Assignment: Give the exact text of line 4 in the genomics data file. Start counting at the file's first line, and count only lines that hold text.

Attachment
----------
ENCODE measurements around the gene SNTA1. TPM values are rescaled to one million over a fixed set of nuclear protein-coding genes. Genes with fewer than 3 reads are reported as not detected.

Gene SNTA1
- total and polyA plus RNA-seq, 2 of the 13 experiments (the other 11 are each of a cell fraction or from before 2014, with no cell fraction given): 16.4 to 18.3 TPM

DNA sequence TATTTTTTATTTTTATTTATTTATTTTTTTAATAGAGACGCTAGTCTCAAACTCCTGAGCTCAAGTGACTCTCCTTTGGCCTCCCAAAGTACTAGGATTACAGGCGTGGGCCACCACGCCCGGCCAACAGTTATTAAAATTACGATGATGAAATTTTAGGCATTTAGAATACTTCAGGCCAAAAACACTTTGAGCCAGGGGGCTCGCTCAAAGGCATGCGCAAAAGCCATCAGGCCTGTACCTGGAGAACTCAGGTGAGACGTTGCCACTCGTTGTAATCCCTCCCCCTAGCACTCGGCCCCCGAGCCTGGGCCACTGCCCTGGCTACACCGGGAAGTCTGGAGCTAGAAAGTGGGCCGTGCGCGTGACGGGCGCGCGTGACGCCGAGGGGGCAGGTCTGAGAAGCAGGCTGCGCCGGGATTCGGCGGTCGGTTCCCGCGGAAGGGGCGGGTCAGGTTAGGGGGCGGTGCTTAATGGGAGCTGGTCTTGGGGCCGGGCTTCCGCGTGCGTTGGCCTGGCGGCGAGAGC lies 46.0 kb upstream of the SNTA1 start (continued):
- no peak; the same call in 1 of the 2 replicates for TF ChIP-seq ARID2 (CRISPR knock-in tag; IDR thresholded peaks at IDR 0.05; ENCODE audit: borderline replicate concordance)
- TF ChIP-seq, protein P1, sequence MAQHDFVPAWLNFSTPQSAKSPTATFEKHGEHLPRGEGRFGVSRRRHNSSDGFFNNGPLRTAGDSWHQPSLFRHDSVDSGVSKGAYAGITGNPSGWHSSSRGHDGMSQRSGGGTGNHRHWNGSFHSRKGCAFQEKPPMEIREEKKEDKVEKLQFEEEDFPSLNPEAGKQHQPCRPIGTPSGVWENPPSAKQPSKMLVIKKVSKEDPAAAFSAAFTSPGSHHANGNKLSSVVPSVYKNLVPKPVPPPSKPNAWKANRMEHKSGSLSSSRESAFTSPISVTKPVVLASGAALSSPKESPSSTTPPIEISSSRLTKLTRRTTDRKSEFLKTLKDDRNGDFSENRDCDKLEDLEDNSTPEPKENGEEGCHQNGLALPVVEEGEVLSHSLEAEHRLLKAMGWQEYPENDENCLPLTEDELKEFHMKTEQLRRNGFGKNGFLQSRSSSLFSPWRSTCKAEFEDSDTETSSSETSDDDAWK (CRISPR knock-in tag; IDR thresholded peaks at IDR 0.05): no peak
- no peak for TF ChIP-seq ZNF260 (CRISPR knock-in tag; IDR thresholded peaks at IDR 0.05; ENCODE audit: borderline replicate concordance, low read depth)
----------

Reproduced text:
DNA sequence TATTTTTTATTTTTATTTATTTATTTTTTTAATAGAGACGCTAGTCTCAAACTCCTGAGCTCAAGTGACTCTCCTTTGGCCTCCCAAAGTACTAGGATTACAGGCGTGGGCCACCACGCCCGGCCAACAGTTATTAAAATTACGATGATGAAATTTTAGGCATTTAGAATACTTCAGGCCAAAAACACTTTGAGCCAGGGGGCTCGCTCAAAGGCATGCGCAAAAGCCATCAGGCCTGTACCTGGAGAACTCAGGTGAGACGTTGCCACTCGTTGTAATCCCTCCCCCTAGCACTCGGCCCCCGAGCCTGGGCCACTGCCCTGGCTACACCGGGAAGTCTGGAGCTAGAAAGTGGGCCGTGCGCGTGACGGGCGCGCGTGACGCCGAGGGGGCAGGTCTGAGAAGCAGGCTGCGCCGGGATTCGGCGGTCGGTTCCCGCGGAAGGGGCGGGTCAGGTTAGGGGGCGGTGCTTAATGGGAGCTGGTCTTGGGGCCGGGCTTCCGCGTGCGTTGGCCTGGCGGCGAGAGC lies 46.0 kb upstream of the SNTA1 start (continued):